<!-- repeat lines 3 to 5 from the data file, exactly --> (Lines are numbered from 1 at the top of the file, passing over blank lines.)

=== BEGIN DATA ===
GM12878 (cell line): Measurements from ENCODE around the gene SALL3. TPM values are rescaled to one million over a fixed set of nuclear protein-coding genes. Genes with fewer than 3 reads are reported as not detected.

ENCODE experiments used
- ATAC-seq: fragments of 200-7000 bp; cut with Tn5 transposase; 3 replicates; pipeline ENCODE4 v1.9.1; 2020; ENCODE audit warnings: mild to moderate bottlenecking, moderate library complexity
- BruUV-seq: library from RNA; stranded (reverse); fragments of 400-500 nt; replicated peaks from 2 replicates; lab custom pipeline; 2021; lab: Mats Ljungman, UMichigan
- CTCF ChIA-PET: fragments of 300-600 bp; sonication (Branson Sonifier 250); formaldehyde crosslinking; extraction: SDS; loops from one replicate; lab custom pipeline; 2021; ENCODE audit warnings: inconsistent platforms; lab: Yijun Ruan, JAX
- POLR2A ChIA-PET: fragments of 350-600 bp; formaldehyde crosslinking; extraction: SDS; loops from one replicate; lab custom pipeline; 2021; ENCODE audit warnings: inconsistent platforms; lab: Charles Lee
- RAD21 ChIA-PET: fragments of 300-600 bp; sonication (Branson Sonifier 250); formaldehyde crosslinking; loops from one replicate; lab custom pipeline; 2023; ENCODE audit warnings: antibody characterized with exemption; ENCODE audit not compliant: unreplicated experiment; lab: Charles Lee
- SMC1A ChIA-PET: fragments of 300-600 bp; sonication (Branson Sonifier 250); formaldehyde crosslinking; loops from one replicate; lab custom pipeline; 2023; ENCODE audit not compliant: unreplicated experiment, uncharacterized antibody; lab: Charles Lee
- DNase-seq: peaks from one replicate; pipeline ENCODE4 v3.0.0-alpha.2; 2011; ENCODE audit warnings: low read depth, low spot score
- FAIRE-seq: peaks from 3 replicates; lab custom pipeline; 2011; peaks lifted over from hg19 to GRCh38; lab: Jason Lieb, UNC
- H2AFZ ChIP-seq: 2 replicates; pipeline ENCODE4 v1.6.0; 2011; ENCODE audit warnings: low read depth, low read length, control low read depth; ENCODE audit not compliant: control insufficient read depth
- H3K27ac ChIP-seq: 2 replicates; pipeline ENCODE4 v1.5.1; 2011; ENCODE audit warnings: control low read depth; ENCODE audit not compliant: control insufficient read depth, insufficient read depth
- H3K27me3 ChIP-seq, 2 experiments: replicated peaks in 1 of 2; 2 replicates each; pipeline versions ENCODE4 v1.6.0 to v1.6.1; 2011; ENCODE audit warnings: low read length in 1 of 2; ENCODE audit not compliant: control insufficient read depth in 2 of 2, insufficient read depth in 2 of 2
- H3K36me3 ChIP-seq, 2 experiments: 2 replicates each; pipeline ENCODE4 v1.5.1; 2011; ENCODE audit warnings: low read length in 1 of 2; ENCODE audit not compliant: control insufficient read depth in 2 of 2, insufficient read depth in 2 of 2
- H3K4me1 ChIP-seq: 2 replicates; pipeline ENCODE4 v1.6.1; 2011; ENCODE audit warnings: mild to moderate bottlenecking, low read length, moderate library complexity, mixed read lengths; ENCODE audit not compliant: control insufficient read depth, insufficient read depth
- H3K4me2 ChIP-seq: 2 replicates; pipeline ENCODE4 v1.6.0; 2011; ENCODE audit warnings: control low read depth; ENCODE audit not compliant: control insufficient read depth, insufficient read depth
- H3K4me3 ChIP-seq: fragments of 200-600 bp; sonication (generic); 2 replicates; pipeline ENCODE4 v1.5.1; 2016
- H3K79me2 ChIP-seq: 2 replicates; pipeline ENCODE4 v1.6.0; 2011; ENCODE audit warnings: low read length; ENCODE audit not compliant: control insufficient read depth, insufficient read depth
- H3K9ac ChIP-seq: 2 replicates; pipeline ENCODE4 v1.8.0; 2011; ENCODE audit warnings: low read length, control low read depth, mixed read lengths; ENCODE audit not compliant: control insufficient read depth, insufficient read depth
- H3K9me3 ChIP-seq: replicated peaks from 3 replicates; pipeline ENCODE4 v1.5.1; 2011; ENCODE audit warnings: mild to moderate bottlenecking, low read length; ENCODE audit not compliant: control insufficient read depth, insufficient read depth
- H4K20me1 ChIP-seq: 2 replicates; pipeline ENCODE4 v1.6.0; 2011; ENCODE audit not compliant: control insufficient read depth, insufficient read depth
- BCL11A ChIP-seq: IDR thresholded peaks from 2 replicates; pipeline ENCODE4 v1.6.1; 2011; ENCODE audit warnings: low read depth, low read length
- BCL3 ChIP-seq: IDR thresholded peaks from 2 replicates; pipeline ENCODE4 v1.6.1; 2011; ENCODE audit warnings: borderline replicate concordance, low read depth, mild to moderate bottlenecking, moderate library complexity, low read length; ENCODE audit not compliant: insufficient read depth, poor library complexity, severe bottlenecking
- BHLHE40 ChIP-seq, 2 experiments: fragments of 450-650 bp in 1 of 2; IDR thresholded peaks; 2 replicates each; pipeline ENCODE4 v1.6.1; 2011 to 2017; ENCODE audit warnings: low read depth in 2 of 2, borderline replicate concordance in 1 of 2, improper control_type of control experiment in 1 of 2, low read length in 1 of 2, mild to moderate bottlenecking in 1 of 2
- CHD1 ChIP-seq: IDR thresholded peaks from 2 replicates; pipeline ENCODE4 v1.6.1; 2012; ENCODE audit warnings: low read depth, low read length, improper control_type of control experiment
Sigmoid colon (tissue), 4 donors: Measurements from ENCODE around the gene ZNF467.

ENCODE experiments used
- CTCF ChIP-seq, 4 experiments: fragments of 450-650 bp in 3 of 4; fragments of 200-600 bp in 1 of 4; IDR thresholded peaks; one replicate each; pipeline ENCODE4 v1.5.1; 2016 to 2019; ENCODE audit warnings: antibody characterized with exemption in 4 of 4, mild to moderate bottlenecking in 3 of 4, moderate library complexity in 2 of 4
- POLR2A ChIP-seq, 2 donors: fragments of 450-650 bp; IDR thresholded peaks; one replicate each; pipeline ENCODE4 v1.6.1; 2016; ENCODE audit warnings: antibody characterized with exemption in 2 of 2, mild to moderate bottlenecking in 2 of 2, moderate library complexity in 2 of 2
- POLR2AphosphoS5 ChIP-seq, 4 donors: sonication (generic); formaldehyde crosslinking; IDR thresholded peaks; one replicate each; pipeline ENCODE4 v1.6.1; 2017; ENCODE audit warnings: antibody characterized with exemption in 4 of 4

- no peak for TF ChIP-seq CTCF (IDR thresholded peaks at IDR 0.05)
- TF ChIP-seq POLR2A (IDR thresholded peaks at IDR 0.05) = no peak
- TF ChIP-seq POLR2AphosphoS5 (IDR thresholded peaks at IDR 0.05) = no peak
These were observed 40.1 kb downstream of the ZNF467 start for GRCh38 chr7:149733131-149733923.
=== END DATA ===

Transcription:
- ATAC-seq: fragments of 200-7000 bp; cut with Tn5 transposase; 3 replicates; pipeline ENCODE4 v1.9.1; 2020; ENCODE audit warnings: mild to moderate bottlenecking, moderate library complexity
- BruUV-seq: library from RNA; stranded (reverse); fragments of 400-500 nt; replicated peaks from 2 replicates; lab custom pipeline; 2021; lab: Mats Ljungman, UMichigan
- CTCF ChIA-PET: fragments of 300-600 bp; sonication (Branson Sonifier 250); formaldehyde crosslinking; extraction: SDS; loops from one replicate; lab custom pipeline; 2021; ENCODE audit warnings: inconsistent platforms; lab: Yijun Ruan, JAX